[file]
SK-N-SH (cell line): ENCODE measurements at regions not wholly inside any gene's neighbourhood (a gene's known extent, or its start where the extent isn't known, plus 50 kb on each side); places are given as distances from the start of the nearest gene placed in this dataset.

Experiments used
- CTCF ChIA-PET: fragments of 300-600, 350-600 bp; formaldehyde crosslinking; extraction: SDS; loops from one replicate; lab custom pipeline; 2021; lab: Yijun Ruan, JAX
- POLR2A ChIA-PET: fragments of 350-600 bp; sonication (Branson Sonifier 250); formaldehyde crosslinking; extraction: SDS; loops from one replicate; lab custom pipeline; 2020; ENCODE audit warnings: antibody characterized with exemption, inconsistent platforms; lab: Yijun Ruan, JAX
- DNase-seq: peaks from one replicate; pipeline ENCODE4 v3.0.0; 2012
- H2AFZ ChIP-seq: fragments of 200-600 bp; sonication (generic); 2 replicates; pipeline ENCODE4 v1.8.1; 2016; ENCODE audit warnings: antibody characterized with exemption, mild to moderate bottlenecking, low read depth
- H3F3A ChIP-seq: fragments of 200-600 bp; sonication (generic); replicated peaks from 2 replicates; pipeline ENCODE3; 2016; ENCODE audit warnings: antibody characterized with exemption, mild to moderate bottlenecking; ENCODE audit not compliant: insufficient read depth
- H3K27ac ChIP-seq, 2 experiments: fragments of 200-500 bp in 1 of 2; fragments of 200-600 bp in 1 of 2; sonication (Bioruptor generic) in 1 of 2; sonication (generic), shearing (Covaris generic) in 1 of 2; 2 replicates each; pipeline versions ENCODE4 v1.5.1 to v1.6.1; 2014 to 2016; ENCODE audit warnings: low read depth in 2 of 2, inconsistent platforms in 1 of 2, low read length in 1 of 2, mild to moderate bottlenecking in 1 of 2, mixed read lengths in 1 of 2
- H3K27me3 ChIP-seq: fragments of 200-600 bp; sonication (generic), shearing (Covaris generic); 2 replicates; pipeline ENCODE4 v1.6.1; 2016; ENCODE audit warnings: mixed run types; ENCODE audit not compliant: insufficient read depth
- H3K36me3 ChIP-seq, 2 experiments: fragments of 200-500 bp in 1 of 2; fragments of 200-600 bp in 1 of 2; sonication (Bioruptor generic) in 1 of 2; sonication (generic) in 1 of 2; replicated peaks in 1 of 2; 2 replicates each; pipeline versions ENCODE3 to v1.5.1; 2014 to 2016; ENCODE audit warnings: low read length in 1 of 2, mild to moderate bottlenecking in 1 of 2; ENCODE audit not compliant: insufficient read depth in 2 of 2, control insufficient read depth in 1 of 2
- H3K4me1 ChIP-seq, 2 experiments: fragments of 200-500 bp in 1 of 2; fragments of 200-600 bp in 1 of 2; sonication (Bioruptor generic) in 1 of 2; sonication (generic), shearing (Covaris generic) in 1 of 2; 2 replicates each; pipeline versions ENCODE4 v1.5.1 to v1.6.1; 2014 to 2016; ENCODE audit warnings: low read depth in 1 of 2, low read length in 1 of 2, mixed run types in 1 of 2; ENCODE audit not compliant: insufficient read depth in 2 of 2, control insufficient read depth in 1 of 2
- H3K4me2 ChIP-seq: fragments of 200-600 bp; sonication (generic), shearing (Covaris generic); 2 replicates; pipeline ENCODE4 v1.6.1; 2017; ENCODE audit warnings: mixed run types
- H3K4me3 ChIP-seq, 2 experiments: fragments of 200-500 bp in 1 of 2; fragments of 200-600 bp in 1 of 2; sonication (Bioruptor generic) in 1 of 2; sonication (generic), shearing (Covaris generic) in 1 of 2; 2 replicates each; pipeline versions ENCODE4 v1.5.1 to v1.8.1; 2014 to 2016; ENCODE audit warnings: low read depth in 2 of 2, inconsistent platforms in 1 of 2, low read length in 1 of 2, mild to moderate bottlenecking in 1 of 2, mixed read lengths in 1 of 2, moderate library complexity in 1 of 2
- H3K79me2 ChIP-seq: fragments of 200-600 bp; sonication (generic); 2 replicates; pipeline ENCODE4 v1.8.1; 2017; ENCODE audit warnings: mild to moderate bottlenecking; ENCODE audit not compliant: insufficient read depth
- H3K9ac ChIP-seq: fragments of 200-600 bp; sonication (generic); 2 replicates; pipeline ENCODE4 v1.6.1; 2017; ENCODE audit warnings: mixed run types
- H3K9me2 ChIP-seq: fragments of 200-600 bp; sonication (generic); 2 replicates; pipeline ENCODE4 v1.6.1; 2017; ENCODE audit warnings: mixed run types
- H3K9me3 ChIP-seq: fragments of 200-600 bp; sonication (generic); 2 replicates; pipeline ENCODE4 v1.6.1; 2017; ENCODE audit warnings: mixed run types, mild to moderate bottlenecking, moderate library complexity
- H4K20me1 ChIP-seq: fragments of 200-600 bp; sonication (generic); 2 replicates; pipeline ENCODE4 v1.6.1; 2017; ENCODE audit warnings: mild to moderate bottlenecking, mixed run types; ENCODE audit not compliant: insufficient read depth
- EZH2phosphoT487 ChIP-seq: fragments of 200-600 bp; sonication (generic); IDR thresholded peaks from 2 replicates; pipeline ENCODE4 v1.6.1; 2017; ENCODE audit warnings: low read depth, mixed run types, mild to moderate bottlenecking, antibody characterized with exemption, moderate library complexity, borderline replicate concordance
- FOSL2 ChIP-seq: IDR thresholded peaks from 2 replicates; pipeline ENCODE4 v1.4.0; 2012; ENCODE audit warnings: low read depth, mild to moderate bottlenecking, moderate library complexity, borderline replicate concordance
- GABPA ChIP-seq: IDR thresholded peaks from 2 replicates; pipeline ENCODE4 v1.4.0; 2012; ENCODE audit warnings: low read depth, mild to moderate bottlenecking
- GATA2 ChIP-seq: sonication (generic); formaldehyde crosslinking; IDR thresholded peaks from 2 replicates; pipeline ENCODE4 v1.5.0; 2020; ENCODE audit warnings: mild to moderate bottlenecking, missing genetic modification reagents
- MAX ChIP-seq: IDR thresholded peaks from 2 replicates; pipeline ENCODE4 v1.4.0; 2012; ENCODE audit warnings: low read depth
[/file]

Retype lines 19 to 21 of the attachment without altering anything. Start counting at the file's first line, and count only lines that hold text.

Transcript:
- EZH2phosphoT487 ChIP-seq: fragments of 200-600 bp; sonication (generic); IDR thresholded peaks from 2 replicates; pipeline ENCODE4 v1.6.1; 2017; ENCODE audit warnings: low read depth, mixed run types, mild to moderate bottlenecking, antibody characterized with exemption, moderate library complexity, borderline replicate concordance
- FOSL2 ChIP-seq: IDR thresholded peaks from 2 replicates; pipeline ENCODE4 v1.4.0; 2012; ENCODE audit warnings: low read depth, mild to moderate bottlenecking, moderate library complexity, borderline replicate concordance
- GABPA ChIP-seq: IDR thresholded peaks from 2 replicates; pipeline ENCODE4 v1.4.0; 2012; ENCODE audit warnings: low read depth, mild to moderate bottlenecking